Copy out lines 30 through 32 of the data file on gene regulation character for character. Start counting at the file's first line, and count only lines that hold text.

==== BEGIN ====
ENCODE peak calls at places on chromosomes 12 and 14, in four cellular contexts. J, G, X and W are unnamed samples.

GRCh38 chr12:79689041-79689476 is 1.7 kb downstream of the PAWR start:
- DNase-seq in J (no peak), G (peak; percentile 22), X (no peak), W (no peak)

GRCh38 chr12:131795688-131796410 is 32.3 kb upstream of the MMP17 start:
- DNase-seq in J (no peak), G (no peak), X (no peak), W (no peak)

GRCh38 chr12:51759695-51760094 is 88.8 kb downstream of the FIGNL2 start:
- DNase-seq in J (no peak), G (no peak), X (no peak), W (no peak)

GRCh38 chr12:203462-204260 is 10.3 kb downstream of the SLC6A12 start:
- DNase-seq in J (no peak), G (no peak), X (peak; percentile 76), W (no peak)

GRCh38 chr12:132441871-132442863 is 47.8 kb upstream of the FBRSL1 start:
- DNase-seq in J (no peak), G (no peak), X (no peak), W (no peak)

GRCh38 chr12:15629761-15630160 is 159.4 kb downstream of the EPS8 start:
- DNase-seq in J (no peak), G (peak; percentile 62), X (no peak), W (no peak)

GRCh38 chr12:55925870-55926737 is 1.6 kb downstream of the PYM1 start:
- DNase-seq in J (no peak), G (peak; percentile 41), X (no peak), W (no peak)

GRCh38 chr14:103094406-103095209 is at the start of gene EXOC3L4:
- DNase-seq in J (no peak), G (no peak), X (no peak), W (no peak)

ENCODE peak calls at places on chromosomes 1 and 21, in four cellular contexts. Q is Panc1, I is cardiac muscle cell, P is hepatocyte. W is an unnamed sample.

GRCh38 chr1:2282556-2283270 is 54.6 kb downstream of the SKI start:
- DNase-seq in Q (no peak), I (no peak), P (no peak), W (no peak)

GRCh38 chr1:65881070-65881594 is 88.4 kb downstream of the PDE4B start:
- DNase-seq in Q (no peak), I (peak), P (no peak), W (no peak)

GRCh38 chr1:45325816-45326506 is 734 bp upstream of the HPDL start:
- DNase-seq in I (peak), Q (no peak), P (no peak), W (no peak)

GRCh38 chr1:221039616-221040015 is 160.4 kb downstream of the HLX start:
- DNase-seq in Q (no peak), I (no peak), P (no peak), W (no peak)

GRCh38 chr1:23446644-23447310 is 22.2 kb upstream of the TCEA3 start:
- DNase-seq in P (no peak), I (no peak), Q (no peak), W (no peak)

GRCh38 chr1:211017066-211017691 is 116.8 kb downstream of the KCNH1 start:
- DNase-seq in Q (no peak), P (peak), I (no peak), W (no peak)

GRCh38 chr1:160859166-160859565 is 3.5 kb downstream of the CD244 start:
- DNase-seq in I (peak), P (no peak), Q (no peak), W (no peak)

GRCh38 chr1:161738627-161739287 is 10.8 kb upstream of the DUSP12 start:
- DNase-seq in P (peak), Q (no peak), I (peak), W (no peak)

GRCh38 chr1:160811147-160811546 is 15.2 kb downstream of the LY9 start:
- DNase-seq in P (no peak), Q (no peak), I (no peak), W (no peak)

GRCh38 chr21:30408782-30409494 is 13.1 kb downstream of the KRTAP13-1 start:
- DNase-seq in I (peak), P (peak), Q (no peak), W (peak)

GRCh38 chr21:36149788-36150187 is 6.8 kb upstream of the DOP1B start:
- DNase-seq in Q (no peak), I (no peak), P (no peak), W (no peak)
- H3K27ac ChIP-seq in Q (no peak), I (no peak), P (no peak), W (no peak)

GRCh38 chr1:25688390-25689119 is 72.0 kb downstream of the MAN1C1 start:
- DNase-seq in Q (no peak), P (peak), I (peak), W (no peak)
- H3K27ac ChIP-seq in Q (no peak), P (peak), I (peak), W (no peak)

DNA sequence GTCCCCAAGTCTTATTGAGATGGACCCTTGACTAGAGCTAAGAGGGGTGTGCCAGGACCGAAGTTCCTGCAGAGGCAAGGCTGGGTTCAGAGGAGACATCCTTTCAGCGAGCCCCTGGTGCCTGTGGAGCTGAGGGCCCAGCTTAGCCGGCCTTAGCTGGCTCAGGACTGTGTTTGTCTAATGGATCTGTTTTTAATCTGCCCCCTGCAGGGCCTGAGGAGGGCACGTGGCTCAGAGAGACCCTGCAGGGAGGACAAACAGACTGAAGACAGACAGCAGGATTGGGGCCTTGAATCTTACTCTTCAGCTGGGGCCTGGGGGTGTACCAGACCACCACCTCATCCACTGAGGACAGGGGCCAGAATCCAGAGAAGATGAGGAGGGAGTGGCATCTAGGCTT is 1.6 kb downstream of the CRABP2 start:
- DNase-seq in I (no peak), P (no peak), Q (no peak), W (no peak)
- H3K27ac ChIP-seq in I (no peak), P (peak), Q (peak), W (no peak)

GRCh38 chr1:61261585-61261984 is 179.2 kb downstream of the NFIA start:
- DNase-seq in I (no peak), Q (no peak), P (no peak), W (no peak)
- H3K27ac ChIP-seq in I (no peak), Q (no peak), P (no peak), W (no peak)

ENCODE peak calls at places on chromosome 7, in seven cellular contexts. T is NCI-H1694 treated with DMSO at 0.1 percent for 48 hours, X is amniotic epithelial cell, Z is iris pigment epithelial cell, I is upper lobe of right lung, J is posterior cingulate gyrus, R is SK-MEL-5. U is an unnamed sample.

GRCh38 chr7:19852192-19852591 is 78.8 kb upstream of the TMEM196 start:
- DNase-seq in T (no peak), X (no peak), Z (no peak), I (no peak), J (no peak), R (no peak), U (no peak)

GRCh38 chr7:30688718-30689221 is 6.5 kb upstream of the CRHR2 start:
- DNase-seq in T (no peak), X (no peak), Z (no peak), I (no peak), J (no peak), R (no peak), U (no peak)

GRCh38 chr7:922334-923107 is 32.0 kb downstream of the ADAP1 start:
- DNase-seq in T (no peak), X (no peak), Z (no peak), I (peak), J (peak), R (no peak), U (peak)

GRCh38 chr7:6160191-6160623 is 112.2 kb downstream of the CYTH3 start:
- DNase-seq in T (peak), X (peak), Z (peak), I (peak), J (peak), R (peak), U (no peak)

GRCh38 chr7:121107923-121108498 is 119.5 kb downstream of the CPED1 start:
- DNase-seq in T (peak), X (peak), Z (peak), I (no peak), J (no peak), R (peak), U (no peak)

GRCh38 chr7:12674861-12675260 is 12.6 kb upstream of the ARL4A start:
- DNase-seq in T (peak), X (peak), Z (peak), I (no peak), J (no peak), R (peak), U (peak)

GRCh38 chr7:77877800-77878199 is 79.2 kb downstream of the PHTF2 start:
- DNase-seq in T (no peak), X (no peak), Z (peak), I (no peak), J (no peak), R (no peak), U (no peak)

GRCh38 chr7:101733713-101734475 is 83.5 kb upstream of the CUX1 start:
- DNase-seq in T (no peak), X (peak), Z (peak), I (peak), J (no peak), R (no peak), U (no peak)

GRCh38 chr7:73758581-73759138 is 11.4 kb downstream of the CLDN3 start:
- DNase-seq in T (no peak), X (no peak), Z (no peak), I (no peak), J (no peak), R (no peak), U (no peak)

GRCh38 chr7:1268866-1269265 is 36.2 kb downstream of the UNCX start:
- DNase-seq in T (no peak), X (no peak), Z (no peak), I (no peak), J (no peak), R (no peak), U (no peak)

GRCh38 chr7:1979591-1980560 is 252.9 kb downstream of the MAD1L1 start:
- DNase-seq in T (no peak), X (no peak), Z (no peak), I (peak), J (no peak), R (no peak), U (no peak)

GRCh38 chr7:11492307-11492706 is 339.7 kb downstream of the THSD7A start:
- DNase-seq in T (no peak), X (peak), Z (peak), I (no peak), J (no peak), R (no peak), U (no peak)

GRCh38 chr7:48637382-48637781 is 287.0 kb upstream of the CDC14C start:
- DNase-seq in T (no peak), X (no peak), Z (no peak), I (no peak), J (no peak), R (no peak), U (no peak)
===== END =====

- DNase-seq in Q (no peak), P (peak), I (no peak), W (no peak)

GRCh38 chr1:160859166-160859565 is 3.5 kb downstream of the CD244 start:
- DNase-seq in I (peak), P (no peak), Q (no peak), W (no peak)